"Best" places to retire (assuming you can)

HuskyHawk

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We've been starting to think about this. Our priorities are beachfront, warm, and within an hour of an international airport. Surprisingly, on the entire east coast, only FL meets that requirement (MCO and MIA are the only airports with decent non-stop connections, FLL and TPA are a notch below). Now sure how I feel about living in FL as I haven't spent more than a few days there at a time. Will definitely do a trial run before deciding anything.

Cocoa Beach is the northern boundary of our east coast search area down to Miami. West Coast is Clearwater to Venice. Venice is a bit over an hour from TPA, but if we found the right place, we would deal with it.

If you relaxed that one hour rule, or considered connecting flights, it would open up a lot of places. Almost all those smaller airports in the sunbelt fly to Atlanta, and you can get anywhere from Atlanta. My parents did the drive and stay thing several times from the Beaufort, SC area. Drive to Atlanta, park at a hotel that lets you keep your car there and shuttles you to the airport in the morning and back when you land.
 
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I don't understand the hard and fast "60 minute to major airport" rule. Yes, being close to a major airport is great (having lived my whole adult life at least an hour from LGA, JFK and BDL, close would be nice) but how many times a year do you expect to get on a plane? Even if it's every other month, what's another hour each way once every 8 weeks or so?
 
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SubbaBub

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I don't understand the hard and fast "60 minute to major airport" rule. Yes, being close to a major airport is great (having lived my whole adult life at least an hour from LGA, JFK and BDL, close would be nice) but how many times a year do you expect to get on a plane? Even if it's every other month, what's another hour each way once every 8 weeks or so?

Lifestyle choice. Being able to get away with minimal hassle is how I like to travel and I'd rather a 10 hour trip not become a 14 hour trip. In terms of domicile, I focus on the place and not necessarily what's going on 3, 5, 10 miles away. Zip codes don't really matter to me. There are golf courses and restaurants everywhere and the local 'vibe' and proximity of the nearest farmers market isn't that important.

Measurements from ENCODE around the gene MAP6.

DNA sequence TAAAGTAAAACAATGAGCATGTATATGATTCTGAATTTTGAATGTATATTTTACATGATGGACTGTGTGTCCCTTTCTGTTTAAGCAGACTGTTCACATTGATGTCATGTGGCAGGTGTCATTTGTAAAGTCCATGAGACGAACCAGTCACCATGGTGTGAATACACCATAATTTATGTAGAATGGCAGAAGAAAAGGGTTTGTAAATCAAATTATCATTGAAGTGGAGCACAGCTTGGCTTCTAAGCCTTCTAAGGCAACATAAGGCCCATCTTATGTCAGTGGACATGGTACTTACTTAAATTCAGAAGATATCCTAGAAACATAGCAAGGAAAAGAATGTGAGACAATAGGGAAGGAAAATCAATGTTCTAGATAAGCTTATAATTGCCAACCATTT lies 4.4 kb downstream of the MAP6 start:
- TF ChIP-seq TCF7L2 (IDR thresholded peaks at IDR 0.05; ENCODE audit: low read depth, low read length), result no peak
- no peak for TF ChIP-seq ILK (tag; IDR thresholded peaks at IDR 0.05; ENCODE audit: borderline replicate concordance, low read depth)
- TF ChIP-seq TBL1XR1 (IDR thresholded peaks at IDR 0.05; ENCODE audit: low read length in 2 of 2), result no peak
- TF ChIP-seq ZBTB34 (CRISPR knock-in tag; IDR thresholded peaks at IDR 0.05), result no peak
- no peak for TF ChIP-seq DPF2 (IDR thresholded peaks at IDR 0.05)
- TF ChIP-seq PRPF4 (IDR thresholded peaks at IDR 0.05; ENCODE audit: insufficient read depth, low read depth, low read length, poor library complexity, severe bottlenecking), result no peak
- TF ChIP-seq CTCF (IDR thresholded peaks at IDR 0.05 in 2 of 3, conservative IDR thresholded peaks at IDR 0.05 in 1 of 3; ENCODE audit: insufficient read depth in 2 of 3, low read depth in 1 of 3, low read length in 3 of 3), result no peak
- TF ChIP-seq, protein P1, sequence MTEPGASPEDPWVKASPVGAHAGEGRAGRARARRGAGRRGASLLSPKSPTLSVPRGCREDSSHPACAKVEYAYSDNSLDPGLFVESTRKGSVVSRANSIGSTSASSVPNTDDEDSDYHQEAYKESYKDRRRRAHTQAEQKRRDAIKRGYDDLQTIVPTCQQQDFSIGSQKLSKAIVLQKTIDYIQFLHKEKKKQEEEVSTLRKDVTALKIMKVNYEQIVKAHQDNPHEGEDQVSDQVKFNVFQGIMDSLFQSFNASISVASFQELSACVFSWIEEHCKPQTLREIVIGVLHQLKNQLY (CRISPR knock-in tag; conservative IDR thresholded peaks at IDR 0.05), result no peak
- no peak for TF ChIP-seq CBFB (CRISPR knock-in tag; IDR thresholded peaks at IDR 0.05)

Chin Diesel

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I would suggest any norhterners looking to retire in Florida spend a few weeks in October to November in the desired retirement location. From about mid-May through November temps and humidity are a bitch. I've traveled to enough places throughout the US to know almost everywhere gets uncomfortably hot during the day from Jun-Aug. Florida can be insufferable all the way through most of Autumn/Fall.

If you get closer to Jax on the east coast or go to Panhandle from Panama City to Pensacola you may get some relief, but Central and South Florida can quickly make you wish for the northeast come October and November when it's still blazing hot and humid. Not the end of the world but know what you are getting in to with it.
 

HuskyHawk

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I would suggest any norhterners looking to retire in Florida spend a few weeks in October to November in the desired retirement location. From about mid-May through November temps and humidity are a bitch. I've traveled to enough places throughout the US to know almost everywhere gets uncomfortably hot during the day from Jun-Aug. Florida can be insufferable all the way through most of Autumn/Fall.

If you get closer to Jax on the east coast or go to Panhandle from Panama City to Pensacola you may get some relief, but Central and South Florida can quickly make you wish for the northeast come October and November when it's still blazing hot and humid. Not the end of the world but know what you are getting in to with it.
I think Florida would only work if I did the snowbird thing. Not sure I could take the summer. I've been to Disney in July/August. It's not pleasant, if better than some places like Texas.